First off, Nick Burdi would qualify for arbitration at 3.000 years of service. That is notable because he has pitched just ten innings thus far in his career. That would have to be some kind of record (ask Jacob Lindgren). A full, healthy season would have probably been more than enough to determine whether Burdi had a post pre-arb future with the team, but in this case? It would certainly be one to watch.
Bryan Reynolds, who didn’t receive an entire year of service in 2019, would still be on the Super 2 track (assuming that’s still a thing after 2021), but there are a few other notables. Cole Tucker, who had .079 days of service in 2019, would get on the Super 2 track, while Dovydas Neverauskas falls off (assuming he sticks around).
One very interesting case is Mitch Keller. He officially had .059 days of service in 2019, so fifty-nine more would put him at .118. Assuming full seasons after that, he would have 2.118 years of service after 2022. That puts him in Super 2 territory with this offseason’s 2.115 threshold, but that was a historically low figure, so it’s quite possible he wouldn’t qualify. Anything under .113 days in 2020 would have put him on track, so he’s potentially missing out on an additional year of arbitration in this scenario.
Finally, two players who make out on the positive side would be Clay Holmes and Geoff Hartlieb. While it would have taken clearing waivers, it’s possible Holmes could have stayed under 2.000 years of service with a partial season in 2020. Now, the same amount of service from 2019 would officially put him at 2.002, or just 3 days from the team gaining an extra year of control. Hartlieb, on the other hand, was quite unlikely to see the same .091 days he did in 2019, so the same for 2020 would help him surpass 1.000 year of service instead of the Pirates gaining an extra year on him.
The final matter is player pensions, which has two different levels to pay attention to. While no player would surpass 10.000 years of service to have their pension fully vest—Dyson would go from over 8 years to over 9, or just one year away—two players would appear to have the opportunity to now qualify for pension benefits.
While it’s not totally clear, it appears a player needs to accrue .043 days of service over his career to qualify for a pension. Two players in this scenario—Montana DuRapau and James Marvel—surpass .043 days with a missed 2020 season. Marvel actually just slips by, after accruing .022 days last season. It’s entirely possible that neither sees the necessary days over the rest of their careers to get to that point, so it would be nice to see for both of them if they could achieve this benefit.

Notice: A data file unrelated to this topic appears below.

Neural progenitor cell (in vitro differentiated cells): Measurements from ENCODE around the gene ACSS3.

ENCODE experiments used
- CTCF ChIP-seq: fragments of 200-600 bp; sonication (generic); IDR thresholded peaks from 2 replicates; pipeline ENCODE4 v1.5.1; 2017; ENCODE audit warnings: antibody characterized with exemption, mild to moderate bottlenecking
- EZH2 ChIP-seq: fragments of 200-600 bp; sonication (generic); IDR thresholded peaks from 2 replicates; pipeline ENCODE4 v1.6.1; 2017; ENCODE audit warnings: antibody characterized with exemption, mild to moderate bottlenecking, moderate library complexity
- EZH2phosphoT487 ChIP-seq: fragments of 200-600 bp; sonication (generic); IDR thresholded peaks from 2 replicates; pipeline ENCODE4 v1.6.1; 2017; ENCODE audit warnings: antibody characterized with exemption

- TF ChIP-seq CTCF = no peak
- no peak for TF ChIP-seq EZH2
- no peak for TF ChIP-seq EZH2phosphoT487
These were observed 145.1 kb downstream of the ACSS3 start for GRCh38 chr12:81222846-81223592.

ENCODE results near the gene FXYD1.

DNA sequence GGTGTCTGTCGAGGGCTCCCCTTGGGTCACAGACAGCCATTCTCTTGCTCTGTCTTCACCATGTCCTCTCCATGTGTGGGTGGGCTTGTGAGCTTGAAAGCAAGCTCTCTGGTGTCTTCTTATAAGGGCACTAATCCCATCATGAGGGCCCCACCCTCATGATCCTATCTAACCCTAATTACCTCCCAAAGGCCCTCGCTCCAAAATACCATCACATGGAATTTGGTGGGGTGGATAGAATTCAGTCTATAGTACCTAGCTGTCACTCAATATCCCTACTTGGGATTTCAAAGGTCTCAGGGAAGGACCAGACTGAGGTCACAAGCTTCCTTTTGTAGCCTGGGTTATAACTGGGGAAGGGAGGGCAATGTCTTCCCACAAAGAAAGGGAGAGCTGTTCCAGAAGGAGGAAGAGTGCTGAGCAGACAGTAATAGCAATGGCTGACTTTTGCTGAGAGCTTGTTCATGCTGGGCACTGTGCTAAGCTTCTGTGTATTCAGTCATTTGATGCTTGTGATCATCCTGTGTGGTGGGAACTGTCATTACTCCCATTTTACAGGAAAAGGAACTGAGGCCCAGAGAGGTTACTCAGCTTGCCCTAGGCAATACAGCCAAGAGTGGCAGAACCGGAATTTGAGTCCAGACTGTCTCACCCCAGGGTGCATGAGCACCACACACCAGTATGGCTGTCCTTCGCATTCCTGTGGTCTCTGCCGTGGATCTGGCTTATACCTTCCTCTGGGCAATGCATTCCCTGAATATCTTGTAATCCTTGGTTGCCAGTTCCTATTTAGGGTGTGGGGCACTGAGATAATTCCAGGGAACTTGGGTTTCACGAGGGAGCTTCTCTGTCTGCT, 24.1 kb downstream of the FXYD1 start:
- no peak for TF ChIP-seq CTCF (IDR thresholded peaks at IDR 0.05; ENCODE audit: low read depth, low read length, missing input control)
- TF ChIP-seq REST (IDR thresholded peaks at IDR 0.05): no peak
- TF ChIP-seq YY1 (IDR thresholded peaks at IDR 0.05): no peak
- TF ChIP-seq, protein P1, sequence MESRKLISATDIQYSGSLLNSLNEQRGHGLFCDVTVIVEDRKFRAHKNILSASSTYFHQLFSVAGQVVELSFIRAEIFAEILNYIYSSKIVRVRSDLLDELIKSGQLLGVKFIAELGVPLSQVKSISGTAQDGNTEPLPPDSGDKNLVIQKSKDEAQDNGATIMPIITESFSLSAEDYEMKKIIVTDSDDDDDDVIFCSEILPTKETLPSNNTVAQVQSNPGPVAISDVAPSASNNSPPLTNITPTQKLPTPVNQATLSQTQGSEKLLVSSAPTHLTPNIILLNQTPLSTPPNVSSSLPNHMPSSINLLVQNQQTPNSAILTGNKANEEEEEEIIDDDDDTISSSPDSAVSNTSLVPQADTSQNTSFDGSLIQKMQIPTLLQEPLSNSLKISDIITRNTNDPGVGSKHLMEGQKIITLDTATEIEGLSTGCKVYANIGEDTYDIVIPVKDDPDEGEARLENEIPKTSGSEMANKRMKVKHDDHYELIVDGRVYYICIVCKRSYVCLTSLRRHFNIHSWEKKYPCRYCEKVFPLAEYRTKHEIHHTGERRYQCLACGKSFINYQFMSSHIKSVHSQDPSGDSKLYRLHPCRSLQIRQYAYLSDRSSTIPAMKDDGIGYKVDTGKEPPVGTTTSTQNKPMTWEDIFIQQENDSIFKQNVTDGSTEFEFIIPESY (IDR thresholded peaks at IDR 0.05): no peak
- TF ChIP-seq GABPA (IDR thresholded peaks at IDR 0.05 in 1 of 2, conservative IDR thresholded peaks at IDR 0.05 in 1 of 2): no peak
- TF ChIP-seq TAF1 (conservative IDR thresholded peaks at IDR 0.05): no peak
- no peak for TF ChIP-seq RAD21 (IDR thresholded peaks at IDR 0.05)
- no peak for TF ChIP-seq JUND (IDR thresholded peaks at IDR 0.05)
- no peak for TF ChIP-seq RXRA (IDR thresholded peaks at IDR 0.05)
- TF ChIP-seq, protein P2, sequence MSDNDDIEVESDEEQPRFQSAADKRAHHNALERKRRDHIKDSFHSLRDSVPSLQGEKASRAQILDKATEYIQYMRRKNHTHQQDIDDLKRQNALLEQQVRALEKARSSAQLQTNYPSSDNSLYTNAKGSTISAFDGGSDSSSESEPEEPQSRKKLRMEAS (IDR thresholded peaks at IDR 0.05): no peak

This is actually a topic I have yet to see discussed, but could potentially be important if the 2020 season is lost. Basically, with the mass swaths of player options happening over the last week or so—the Pirates included—what happens to those players if no games are played? Do they use an option year or not?
The Pirates optioned a total of twelve players this offseason, ranging in degrees of importance. While Yacksel Ríos is the only player who would exhaust his final option year, there are two other players to highlight in this hypothetical—JT Brubaker and Oneil Cruz.
Brubaker basically lost an entire option year last season due to injury, and an additional year could hamper his development and place on the roster moving forward; however, since he’s further along the development line, it may not be an issue. Cruz, on the other hand, could be more important. A raw player who just reached AA, every year of development for Cruz is vital. Burning an entire option year for Cruz could definitely affect how the Pirates have to move him along. You would hate to see 2023 come with the Pirates forced to keep Cruz on the roster before he’s quite ready, which is entirely possible given his status as an extremely gifted, but still raw player.
While the reality of a lost season probably means much worse implications are happening on a global scale, this is still a practical matter that needed settled between the two parties in question. While it’s a fun topic to digest for a subset of fans—myself included—here’s to hoping we have some sort of baseball in 2020 to make this discussion moot.
A longtime Pirates Prospects reader, Ethan has been covering payroll, transactions, and rules in-depth since 2018 and dabbling in these topics for as long as he can remember. He started writing about the Pirates at The Point of Pittsburgh before moving over to Pirates Prospects at the start of the 2019 season.
Always a lover of numbers and finding an answer, Ethan much prefers diving into these topics over what’s actually happening on the field. These under and often incorrectly covered topics are truly his passion, and he does his best to educate fans on subjects they may not always understand, but are important nonetheless.
When he’s not updating his beloved spreadsheets, Ethan works full-time as an accountant, while being a dad to two young daughters and watching too many movies and TV shows at night.